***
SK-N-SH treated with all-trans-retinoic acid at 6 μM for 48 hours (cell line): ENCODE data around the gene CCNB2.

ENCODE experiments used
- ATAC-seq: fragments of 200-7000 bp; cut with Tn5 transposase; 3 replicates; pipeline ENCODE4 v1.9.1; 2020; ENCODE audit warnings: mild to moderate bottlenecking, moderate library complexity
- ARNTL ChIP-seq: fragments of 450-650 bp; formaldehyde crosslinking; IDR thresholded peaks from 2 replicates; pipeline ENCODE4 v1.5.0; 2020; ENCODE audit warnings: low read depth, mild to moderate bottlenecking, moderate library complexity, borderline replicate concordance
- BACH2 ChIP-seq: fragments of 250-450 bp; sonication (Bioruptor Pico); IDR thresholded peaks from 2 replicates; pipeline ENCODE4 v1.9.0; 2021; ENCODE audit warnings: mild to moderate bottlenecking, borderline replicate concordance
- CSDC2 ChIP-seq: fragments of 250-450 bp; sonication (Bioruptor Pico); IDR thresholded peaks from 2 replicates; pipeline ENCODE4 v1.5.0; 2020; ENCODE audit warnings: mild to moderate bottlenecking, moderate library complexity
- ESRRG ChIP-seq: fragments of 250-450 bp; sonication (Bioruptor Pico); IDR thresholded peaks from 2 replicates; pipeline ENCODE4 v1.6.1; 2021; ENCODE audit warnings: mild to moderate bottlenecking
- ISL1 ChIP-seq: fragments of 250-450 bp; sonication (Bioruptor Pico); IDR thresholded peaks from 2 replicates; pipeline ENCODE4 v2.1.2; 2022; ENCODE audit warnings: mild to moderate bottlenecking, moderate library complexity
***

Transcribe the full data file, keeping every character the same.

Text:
SK-N-SH treated with all-trans-retinoic acid at 6 μM for 48 hours (cell line): ENCODE data around the gene CCNB2.

ENCODE experiments used
- ATAC-seq: fragments of 200-7000 bp; cut with Tn5 transposase; 3 replicates; pipeline ENCODE4 v1.9.1; 2020; ENCODE audit warnings: mild to moderate bottlenecking, moderate library complexity
- ARNTL ChIP-seq: fragments of 450-650 bp; formaldehyde crosslinking; IDR thresholded peaks from 2 replicates; pipeline ENCODE4 v1.5.0; 2020; ENCODE audit warnings: low read depth, mild to moderate bottlenecking, moderate library complexity, borderline replicate concordance
- BACH2 ChIP-seq: fragments of 250-450 bp; sonication (Bioruptor Pico); IDR thresholded peaks from 2 replicates; pipeline ENCODE4 v1.9.0; 2021; ENCODE audit warnings: mild to moderate bottlenecking, borderline replicate concordance
- CSDC2 ChIP-seq: fragments of 250-450 bp; sonication (Bioruptor Pico); IDR thresholded peaks from 2 replicates; pipeline ENCODE4 v1.5.0; 2020; ENCODE audit warnings: mild to moderate bottlenecking, moderate library complexity
- ESRRG ChIP-seq: fragments of 250-450 bp; sonication (Bioruptor Pico); IDR thresholded peaks from 2 replicates; pipeline ENCODE4 v1.6.1; 2021; ENCODE audit warnings: mild to moderate bottlenecking
- ISL1 ChIP-seq: fragments of 250-450 bp; sonication (Bioruptor Pico); IDR thresholded peaks from 2 replicates; pipeline ENCODE4 v2.1.2; 2022; ENCODE audit warnings: mild to moderate bottlenecking, moderate library complexity